It’s nearly nine months later. Lame duck President Donald Trump has given up doing his job as President (though he’s still rampaging all over the place claiming he won re-election). Should we hang the mantle (shackle?) of “wartime president” around his neck? As of December 2, 2020, the Centers for Disease Control and Prevention (CDC) reports 249,570 Americans have died of Covid-19 (

For comparison, the Department of Veterans Affairs lists Battle Deaths in America’s Wars (
World War II (1941-45): 291,557
Civil War (1861-65): 214,938 (Union and Confederate combined)
World War I (1917-18): 53,402
Vietnam War (1964-75): 47,434
Korean War (1950-53): 33,739
American Revolution (1775-83): 4,435
War of 1812 (1812-15): 2,260
Mexican War (1846-48): 1,733
Indian Wars (1817-98): 1,000
Spanish-American War (1898-1902): 385
Desert Shield/Desert Storm (1990-91): 148

In other words, of all American wars, more soldiers died on the field of battle only in World War II than people have died in nine months of Covid-19. More people have died this year of Covid-19 than our number of war dead in every other war in which the United States was involved. More of us have died in 2020 of this virus than the number of American soldiers who died on the field of battle in all the wars we fought, combined, except World War II and the Civil War.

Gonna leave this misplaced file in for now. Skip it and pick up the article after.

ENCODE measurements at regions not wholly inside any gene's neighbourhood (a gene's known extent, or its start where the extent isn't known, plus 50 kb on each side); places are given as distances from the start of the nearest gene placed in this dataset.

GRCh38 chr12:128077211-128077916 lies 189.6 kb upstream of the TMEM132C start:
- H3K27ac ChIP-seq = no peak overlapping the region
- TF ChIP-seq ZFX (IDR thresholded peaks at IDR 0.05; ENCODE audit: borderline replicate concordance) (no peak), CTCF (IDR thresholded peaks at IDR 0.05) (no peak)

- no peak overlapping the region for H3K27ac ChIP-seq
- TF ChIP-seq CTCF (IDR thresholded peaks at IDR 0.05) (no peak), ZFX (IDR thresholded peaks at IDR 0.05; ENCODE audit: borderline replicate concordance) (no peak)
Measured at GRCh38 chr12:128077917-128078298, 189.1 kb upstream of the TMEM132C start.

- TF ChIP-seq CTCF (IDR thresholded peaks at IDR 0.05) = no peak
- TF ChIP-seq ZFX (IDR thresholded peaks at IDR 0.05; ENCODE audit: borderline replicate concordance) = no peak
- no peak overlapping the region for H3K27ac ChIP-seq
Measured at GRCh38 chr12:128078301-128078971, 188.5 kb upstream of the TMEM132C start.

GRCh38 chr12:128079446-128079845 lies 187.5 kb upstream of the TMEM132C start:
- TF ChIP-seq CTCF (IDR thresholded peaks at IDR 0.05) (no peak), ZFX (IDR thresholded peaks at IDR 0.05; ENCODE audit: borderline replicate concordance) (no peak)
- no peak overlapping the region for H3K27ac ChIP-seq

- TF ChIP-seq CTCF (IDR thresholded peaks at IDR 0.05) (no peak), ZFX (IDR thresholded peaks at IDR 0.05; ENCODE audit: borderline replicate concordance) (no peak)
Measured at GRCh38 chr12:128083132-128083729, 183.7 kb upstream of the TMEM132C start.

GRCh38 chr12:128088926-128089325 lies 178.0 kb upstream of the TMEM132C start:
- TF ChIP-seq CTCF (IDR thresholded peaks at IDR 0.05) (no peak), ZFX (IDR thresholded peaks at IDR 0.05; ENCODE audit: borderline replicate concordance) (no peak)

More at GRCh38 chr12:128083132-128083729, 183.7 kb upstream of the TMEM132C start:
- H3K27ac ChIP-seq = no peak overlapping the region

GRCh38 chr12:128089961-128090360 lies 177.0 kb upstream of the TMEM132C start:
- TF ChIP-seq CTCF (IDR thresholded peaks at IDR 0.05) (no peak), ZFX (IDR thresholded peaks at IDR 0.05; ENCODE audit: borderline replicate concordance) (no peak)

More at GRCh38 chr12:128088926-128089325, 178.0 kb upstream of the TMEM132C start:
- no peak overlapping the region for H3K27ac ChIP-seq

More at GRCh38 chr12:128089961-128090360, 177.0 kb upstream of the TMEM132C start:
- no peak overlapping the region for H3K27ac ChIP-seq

My point? My point is: yes, he’s leaving office in seven weeks, but he’s not doing his job now. He seems to be unable to carry out the duties of President. The Vice President and the Cabinet should activate section 4 of the 25th Amendment, and try to show a little leadership, a little class, on their way out the door; try to help us survive the next few months, which CDC Director Dr. Robert Redfield said will be among “the most difficult in the public health history of this nation.”

I spent the last twelve years, since the publication of my book, The Presidential Book of Lists, trying to avoid one word in the subtitle. Every time someone looked at that book, they saw the one word, “worst,” and asked me who the worst President was. And every time, I would demur, avoid answering, and turn the conversation to another point. No longer. We now have a clear “winner”: Donald John Trump is clearly the worst President in American history.